An artist who also holds a Ph.D. in Geography, Trevor Paglen's work considers the convergence of the visible and the invisible, particularly as these categories relate to government secrecy. Conducting meticulous research in preparation for projects, he has photographed CIA and NSA headquarters, secret military bases, spy satellites, and drones. With such images, Paglen reveals a glimpse of the American intelligence system, which is normally all but hidden from view.

At a glance, Paglen's Untitled (Reaper Drone) shows nothing more than a sublime expanse of sky, full of atmospheric effects that recall paintings by J.M.W. Turner or Mark Rothko. Careful scrutiny, however, allows the detection of a dark speck just visible at the edges of the pink clouds- the unmanned aerial vehicle, the drone, of the work's title. To photograph the elusive aircraft, Paglen stealthily camped at a Nevada air force base and woke at dawn when the drones perform test flights, using a camera equipped with a sports photography lens designed to capture motion. If his photograph points to the objective presence of the drone, Paglen nonetheless frames it at the outer edges of the picture, and the outer limits of our vision, suggesting that his project is as much about what cannot be seen or fully understood.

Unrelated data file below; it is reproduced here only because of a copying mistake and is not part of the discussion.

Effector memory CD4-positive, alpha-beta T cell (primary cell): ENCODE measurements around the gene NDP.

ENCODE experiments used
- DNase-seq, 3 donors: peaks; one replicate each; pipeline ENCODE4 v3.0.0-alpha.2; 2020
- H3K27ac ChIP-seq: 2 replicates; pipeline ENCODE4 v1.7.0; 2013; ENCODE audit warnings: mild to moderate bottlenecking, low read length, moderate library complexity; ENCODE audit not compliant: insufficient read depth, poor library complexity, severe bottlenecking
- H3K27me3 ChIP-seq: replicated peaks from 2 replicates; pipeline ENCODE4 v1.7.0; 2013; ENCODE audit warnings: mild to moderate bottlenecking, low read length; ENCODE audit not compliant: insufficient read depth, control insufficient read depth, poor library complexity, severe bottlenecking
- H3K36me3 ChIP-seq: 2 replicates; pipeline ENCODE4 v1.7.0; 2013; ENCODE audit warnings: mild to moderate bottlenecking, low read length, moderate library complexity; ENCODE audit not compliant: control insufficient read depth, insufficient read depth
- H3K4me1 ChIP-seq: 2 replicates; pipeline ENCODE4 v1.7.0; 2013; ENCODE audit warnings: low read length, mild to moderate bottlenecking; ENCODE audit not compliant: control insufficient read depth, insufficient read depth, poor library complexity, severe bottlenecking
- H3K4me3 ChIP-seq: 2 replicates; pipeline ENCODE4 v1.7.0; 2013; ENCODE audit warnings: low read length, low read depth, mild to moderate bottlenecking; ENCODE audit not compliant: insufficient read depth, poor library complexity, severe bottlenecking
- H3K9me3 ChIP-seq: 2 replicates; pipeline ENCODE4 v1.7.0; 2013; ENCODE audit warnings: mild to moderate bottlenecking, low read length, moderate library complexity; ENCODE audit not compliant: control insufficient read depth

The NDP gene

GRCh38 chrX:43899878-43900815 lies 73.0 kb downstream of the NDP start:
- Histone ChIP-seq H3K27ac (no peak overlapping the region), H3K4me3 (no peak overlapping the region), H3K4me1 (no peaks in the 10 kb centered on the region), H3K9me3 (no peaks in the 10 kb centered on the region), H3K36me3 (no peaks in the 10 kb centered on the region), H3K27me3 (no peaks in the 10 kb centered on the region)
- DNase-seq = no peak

Paglen's work has been exhibited at the Metropolitan Museum of Art, The Tate Modern, The Walker Arts Center, SFMOMA, the 2008 Taipei Biennial, the 2009 Istanbul Biennial, and the 2012 Liverpool Biennial. The author of five books, Paglen has received a Smithsonian Artist Research Fellowship and a Society for the Encouragement of Contemporary Art Award (SECA) from SFMOMA.

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MUSEUM OF CONTEMPORARY ART SAN DIEGO 

Founded in 1941, the Museum of Contemporary Art San Diego (MCASD) is the preeminent contemporary visual arts institution in San Diego County. The Museum's collection includes more than 4,000 works of art created since 1950. In addition to presenting exhibitions by international contemporary artists, the Museum serves thousands of children and adults annually at its varied education programs, and offers a rich program of film, performance, and lectures. MCASD is a private, nonprofit organization, with 501c3 tax-exempt status; it is supported by generous contributions and grants from MCASD Members and other individuals, corporations, foundations, and government agencies. Hugh M. Davies is The David C. Copley Director and CEO at MCASD. 

Institutional support for MCASD is provided by the City of San Diego Commission for Arts and Culture. 

www.mcasd.org